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|Title:||Distributed hydrological modeling of a micro-scale rainforest watershed in Amazonia: Model evaluation and advances in calibration using the new HAND terrain model|
|Authors:||Cuartas, Luz Adriana|
Nobre, Antônio Donato
Nobre, Carlos Afonso
Hodnett, Martin G.
Waterloo, M. J.
Oliveira, Sylvia Mota de
von Randow, Rita C.S.
Digital Elevation Model
Distributed Hydrological Modeling
Distributed Hydrology Soil Vegetation Models
Shuttle Radar Topography Mission
Tropical Rain Forest
Water Table Depths
Digital Elevation Model
|metadata.dc.publisher.journal:||Journal of Hydrology|
|metadata.dc.relation.ispartof:||Volume 462-463, Pags. 15-27|
|Abstract:||Three sections of the Asu catchment, which is located within the Cuieiras Reservation 80km northwest of Manaus in Central Amazonia, Brazil, were gauged to create nested catchments of the first (0.95km 2), second (6.58km 2) and third (12.43km 2) Strahler orders. As the Cuieiras reserve contains pristine tropical rainforest, hydrological data collected in these catchments offers an opportunity to test the Distributed Hydrology Soil Vegetation Model's (DHSVM) ability to simulate hydrological responses, and to represent the spatial distribution of hydrological phenomena such as evapotranspiration, soil moisture and water table depth. Digital Elevation Model (DEM) data were obtained from the Shuttle Radar Topography Mission (SRTM) data. We used a novel approach to produce high resolution (30m) soil and vegetation maps that enabled a representative set of relevant parameters to be acquired. These soil and vegetation maps were derived from a hydrologically normalized DEM through the HAND (Height Above the Nearest Drainage) technique, a new type of terrain model procedure. The DHSVM model was calibrated and validated using the second order watershed. To test the model's ability to represent processes at different spatial scales, the parameter set derived from the calibration was used to simulate the discharge of the first and third order streams. Model simulations of soil moisture, groundwater levels and discharge were compared with observed data and exhibited satisfactory performance overall, with the exceptions of the predicted water table depth and the underestimation of peak flows during the wet season. The results from these DHSVM runs indicate that the model is applicable to tropical forests environments (equatorial climates, lowland watersheds with deep soil), which are quite distinct from the environments for which the model was developed (temperate climates, mountainous watersheds with shallow soil). The study also demonstrated that the HAND terrain model is a useful tool for representing the spatial distributions of key hydrological parameters. © 2012.|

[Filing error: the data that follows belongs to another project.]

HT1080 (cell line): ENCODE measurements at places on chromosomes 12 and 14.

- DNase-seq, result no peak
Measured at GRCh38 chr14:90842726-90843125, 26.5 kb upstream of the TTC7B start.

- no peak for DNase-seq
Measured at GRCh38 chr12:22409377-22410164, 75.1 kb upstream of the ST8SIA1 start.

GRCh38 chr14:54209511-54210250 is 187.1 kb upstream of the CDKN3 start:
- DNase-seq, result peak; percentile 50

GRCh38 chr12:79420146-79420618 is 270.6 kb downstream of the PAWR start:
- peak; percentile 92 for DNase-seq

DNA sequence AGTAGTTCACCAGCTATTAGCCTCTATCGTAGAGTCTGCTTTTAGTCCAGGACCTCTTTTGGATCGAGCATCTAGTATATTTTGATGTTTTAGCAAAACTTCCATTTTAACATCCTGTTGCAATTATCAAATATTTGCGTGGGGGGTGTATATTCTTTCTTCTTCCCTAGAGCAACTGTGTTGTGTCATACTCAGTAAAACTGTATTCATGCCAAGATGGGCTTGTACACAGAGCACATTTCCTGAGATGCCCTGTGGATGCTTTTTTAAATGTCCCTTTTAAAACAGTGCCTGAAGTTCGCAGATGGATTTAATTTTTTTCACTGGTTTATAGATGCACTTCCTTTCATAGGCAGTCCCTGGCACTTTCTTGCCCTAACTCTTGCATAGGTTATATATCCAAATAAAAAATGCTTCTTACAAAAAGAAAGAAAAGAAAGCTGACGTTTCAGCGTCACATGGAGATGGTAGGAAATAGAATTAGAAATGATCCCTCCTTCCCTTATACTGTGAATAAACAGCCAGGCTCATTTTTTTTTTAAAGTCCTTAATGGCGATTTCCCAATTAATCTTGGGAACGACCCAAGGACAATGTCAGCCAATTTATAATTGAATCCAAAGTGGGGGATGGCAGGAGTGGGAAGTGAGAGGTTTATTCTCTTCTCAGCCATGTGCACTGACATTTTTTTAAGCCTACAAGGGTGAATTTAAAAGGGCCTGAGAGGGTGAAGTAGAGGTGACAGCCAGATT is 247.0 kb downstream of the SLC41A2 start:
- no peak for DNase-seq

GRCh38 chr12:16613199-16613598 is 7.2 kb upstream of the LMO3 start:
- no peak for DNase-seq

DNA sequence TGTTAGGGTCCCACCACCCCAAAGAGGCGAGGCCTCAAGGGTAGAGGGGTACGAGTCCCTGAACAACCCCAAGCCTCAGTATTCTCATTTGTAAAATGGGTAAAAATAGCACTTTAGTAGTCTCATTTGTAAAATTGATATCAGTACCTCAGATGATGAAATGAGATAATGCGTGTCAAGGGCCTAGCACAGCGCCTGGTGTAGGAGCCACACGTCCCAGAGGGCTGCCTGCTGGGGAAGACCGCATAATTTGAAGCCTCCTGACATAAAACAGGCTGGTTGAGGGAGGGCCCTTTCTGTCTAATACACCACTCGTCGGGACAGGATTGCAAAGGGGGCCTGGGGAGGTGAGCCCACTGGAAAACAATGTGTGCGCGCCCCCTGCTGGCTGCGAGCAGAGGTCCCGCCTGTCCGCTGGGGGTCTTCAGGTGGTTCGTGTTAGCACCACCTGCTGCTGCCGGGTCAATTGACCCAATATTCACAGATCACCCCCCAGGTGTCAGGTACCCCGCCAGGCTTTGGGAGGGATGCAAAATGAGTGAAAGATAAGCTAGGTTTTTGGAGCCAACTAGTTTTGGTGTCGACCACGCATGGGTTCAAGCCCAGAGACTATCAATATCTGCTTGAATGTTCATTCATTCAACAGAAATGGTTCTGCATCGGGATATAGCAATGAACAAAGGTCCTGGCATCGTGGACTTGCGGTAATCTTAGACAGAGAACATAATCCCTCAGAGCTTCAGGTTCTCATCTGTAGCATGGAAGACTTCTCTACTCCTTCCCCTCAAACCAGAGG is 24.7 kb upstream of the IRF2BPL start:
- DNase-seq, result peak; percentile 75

|Appears in Collections:||Artigos|
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